Italian Social Capital

People may go to Italy with the intention of seeing famous sites, but what really remains with them are the less tangible things that they experience.

Fregene Italian Social Capital
Sunset at the Fishermen's village, Fregene. Photo: Riccardo Venturi.

In a recent piece I used the term ‘social capital’ to refer to a certain aspect of Italian culture that I think visitors to Italy notice and appreciate, if perhaps only subconsciously. As I mentioned before, people may go to Italy, or any other place for that matter, with the intention of seeing some famous site or another or eating this or that dish, but what really remains with them are the less tangible things that they experience while they are busy attending to their more formal itinerary. It is this collection of small and subtle experiences that I refer to as social capital.

I think it is worth devoting a few words to discussing this idea more, and more importantly to giving a few examples of what I mean when I use it. Take for example a recent experience I had at a place outside of Rome, at a caffè, for lack of a better word, on the beach in a town called Fregene, in a location known as Villaggio dei Pescatori, or Fishermen’s Village, in an open sided shack that serves coffee, pastries, drinks and light meals in a casual and friendly setting, something that you could find on a beach in many countries throughout the world, a kind of place that hits that sweet spot of casual, sophisticated, friendly and economical, all immersed in a beautiful setting, namely a deeply green Tyrrhenian Sea on a deeply grey Roman day.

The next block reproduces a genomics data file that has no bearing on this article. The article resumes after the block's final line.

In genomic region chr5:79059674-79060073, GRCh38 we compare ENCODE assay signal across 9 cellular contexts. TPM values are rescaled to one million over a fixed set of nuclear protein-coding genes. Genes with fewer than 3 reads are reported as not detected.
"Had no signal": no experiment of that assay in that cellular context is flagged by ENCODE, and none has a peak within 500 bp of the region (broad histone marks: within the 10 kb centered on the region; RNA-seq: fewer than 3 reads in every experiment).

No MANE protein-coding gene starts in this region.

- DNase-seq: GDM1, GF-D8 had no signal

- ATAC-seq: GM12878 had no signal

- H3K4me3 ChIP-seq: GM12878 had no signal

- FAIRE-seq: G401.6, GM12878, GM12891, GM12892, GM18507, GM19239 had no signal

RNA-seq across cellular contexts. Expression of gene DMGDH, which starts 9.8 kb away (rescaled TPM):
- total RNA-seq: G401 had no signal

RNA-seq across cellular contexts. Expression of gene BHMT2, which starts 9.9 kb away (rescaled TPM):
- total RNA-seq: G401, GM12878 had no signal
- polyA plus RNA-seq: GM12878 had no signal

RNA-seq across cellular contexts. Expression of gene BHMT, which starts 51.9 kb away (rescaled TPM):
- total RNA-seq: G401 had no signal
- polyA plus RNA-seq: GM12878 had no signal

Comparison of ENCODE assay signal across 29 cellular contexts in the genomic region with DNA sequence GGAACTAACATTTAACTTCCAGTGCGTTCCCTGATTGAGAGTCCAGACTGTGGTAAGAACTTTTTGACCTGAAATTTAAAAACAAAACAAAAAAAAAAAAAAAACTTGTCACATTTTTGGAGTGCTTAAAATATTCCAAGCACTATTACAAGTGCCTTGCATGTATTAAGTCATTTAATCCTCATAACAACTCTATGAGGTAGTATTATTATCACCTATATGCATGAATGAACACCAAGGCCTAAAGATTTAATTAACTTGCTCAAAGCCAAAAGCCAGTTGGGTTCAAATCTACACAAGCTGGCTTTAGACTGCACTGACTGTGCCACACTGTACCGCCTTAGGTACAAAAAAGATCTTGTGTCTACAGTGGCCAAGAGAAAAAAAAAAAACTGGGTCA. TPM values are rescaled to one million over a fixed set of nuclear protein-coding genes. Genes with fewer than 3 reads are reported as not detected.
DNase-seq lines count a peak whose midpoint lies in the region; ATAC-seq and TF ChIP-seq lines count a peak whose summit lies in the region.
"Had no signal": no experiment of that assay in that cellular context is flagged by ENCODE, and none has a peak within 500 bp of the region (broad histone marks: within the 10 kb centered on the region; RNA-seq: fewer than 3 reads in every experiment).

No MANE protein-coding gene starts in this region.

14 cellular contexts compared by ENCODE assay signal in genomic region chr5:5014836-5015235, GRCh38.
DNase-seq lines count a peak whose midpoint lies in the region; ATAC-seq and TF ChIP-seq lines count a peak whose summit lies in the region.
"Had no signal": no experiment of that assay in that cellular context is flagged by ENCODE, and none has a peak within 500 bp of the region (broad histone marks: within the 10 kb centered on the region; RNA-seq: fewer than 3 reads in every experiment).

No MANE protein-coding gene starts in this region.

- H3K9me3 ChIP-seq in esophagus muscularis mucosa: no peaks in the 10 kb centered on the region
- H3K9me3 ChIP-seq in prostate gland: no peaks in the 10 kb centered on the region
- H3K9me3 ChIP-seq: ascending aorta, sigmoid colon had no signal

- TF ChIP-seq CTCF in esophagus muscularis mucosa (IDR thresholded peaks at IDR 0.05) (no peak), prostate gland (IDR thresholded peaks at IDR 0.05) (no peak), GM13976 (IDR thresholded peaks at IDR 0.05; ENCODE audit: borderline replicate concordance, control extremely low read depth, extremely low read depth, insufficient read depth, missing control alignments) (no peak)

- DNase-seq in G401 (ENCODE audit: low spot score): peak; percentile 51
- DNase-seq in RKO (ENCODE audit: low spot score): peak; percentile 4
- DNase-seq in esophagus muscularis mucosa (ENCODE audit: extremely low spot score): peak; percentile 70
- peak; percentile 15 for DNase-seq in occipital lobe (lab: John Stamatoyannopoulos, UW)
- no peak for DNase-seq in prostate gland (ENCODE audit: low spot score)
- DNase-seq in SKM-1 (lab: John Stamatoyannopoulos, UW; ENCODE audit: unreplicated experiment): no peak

But apart from all of these tangible material things that make a great place what it is, there is a social capital component that I think is even more important. And here finally are some examples of what I mean by that. The first hit came when the waiter came up to me and asked me what he could bring me. Still boggled by the beauty of the setting, including a series of kitschy but clever scritti that were signposted along the boardwalk that led from the parking lot to the caffè, I absentmindedly asked for a caffè americano.